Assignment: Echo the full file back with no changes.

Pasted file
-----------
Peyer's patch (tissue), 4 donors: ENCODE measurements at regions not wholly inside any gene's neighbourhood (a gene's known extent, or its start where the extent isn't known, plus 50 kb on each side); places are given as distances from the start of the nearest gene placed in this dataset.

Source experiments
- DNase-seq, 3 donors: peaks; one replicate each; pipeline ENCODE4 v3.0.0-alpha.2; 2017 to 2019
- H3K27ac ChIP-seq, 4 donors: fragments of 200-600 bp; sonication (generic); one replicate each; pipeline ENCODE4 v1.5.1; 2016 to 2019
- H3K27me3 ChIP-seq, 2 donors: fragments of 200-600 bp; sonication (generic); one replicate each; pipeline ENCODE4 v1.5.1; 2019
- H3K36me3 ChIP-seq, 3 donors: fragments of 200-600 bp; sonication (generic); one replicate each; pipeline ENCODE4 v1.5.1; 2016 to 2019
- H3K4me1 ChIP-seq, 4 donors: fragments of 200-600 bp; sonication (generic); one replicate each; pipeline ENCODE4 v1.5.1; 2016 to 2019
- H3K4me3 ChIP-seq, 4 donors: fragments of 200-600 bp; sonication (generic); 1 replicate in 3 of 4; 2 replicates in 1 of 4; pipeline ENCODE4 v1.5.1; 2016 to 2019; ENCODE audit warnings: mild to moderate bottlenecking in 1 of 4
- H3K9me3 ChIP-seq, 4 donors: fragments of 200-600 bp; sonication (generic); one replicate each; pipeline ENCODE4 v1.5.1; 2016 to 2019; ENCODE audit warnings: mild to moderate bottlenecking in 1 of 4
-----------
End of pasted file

Peyer's patch (tissue), 4 donors: ENCODE measurements at regions not wholly inside any gene's neighbourhood (a gene's known extent, or its start where the extent isn't known, plus 50 kb on each side); places are given as distances from the start of the nearest gene placed in this dataset.

Source experiments
- DNase-seq, 3 donors: peaks; one replicate each; pipeline ENCODE4 v3.0.0-alpha.2; 2017 to 2019
- H3K27ac ChIP-seq, 4 donors: fragments of 200-600 bp; sonication (generic); one replicate each; pipeline ENCODE4 v1.5.1; 2016 to 2019
- H3K27me3 ChIP-seq, 2 donors: fragments of 200-600 bp; sonication (generic); one replicate each; pipeline ENCODE4 v1.5.1; 2019
- H3K36me3 ChIP-seq, 3 donors: fragments of 200-600 bp; sonication (generic); one replicate each; pipeline ENCODE4 v1.5.1; 2016 to 2019
- H3K4me1 ChIP-seq, 4 donors: fragments of 200-600 bp; sonication (generic); one replicate each; pipeline ENCODE4 v1.5.1; 2016 to 2019
- H3K4me3 ChIP-seq, 4 donors: fragments of 200-600 bp; sonication (generic); 1 replicate in 3 of 4; 2 replicates in 1 of 4; pipeline ENCODE4 v1.5.1; 2016 to 2019; ENCODE audit warnings: mild to moderate bottlenecking in 1 of 4
- H3K9me3 ChIP-seq, 4 donors: fragments of 200-600 bp; sonication (generic); one replicate each; pipeline ENCODE4 v1.5.1; 2016 to 2019; ENCODE audit warnings: mild to moderate bottlenecking in 1 of 4